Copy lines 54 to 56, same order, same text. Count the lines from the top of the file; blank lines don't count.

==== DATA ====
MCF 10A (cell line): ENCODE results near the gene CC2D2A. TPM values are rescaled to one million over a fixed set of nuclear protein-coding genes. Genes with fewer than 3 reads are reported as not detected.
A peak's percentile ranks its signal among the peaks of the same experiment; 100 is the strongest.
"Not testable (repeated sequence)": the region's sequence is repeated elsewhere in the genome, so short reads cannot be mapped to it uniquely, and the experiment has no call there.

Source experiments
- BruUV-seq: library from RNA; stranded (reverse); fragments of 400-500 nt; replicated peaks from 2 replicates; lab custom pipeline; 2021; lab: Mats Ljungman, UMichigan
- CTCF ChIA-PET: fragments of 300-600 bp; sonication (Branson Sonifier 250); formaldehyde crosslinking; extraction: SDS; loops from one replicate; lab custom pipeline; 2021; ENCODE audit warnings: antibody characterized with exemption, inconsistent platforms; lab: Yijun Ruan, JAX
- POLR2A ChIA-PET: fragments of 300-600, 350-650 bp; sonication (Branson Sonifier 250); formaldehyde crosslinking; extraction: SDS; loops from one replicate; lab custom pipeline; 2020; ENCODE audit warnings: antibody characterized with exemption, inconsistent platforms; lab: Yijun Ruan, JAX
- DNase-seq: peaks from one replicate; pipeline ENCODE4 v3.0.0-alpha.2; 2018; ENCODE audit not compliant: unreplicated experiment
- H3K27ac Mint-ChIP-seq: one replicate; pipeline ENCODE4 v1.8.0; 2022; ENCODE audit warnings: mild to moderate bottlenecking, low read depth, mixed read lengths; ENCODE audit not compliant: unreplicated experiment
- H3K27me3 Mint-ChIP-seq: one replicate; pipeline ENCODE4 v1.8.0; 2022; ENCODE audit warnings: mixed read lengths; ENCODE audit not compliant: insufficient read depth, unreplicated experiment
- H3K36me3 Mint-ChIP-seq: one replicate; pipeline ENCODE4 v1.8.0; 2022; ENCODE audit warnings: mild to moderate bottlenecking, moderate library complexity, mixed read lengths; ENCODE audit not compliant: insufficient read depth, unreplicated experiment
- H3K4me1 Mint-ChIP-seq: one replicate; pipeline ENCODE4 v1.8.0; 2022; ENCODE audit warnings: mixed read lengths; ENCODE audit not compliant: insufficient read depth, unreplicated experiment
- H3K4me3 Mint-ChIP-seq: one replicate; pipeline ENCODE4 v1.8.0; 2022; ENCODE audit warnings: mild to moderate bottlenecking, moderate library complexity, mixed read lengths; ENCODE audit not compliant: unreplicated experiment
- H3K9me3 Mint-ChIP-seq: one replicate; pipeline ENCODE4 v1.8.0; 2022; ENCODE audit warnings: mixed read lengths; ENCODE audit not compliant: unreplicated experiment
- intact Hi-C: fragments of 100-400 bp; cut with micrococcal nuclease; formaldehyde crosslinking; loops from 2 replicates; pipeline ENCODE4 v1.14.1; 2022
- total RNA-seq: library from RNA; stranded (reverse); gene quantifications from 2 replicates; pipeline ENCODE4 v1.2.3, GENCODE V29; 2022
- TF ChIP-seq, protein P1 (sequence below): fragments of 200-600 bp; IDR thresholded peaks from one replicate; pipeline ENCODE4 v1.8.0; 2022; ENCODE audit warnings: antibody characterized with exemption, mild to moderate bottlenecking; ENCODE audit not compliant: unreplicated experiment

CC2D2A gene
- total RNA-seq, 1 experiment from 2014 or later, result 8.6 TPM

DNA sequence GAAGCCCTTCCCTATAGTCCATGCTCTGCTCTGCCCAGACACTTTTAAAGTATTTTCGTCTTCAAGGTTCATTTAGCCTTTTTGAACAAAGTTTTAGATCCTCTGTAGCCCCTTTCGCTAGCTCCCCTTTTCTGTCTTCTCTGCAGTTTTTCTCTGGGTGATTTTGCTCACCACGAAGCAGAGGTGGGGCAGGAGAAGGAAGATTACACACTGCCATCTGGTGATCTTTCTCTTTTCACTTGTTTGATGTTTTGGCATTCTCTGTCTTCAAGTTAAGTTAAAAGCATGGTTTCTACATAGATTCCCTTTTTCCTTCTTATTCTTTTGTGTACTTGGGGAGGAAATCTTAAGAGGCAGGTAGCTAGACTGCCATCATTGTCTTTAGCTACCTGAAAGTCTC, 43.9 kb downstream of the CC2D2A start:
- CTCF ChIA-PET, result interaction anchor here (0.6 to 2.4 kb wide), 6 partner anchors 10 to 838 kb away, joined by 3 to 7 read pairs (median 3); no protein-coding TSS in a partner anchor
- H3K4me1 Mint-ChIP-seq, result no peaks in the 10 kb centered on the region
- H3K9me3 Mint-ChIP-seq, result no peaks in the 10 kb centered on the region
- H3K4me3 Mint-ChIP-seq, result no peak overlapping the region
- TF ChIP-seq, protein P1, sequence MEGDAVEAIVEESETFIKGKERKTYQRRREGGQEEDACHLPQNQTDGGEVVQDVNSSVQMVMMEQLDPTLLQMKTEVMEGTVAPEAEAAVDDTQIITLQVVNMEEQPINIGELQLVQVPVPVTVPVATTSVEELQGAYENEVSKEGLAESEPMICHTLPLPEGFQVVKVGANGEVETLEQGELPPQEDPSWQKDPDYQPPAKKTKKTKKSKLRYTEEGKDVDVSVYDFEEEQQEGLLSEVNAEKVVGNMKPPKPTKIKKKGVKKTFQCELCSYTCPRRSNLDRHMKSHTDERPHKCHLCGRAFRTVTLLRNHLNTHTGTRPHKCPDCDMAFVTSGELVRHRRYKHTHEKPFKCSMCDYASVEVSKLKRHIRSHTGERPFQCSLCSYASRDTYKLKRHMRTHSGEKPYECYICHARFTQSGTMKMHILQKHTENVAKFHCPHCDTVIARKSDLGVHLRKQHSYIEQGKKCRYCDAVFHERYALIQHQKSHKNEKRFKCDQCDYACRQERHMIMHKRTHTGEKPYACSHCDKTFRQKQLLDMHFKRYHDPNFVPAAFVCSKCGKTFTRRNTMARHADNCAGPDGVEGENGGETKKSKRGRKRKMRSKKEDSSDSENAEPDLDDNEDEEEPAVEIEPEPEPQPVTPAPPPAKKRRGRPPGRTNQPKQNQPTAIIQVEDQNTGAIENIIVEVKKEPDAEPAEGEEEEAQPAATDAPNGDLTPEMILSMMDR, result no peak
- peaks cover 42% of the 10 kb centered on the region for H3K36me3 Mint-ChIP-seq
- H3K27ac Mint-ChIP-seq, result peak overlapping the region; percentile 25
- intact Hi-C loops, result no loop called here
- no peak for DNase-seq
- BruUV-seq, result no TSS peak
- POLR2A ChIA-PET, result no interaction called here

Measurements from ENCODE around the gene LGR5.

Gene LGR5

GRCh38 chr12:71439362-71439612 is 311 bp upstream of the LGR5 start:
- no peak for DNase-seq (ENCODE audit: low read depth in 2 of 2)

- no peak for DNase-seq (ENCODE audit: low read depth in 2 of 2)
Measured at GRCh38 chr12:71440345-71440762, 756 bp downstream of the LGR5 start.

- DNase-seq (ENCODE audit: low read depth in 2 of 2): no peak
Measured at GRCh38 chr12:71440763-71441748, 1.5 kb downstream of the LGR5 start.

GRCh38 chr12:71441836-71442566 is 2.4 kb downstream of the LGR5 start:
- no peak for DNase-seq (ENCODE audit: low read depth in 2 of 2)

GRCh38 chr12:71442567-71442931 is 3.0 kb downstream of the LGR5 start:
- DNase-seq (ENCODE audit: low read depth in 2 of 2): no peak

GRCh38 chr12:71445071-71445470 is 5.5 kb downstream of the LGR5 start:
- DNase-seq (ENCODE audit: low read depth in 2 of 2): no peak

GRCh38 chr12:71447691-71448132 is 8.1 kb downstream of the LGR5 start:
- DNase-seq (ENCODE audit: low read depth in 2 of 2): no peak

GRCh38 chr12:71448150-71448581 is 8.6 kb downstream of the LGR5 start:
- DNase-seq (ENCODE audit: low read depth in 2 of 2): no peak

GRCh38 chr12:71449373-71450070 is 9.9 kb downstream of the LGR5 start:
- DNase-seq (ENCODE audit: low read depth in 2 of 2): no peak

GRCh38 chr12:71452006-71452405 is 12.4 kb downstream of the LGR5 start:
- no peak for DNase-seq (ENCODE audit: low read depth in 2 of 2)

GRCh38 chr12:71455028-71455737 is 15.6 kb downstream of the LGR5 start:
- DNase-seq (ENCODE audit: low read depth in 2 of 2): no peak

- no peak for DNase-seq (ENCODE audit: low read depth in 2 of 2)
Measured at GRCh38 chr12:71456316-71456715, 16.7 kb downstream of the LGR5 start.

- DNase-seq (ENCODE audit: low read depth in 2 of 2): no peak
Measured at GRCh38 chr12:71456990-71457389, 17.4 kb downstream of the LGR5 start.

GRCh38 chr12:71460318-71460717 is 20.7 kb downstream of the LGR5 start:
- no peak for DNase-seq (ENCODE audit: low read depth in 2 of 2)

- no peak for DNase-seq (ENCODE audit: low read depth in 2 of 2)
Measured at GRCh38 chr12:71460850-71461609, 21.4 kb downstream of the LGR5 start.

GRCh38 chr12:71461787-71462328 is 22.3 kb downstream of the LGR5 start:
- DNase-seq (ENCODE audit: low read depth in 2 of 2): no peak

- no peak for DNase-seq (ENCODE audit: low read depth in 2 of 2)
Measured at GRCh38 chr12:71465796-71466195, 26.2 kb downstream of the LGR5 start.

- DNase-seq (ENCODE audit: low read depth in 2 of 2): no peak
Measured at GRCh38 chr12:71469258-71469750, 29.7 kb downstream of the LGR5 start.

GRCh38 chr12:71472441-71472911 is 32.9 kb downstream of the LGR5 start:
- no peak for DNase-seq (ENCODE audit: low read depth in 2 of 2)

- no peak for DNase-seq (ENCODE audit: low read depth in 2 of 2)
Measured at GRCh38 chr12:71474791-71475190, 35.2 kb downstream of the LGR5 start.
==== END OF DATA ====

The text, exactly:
GRCh38 chr12:71455028-71455737 is 15.6 kb downstream of the LGR5 start:
- DNase-seq (ENCODE audit: low read depth in 2 of 2): no peak

- no peak for DNase-seq (ENCODE audit: low read depth in 2 of 2)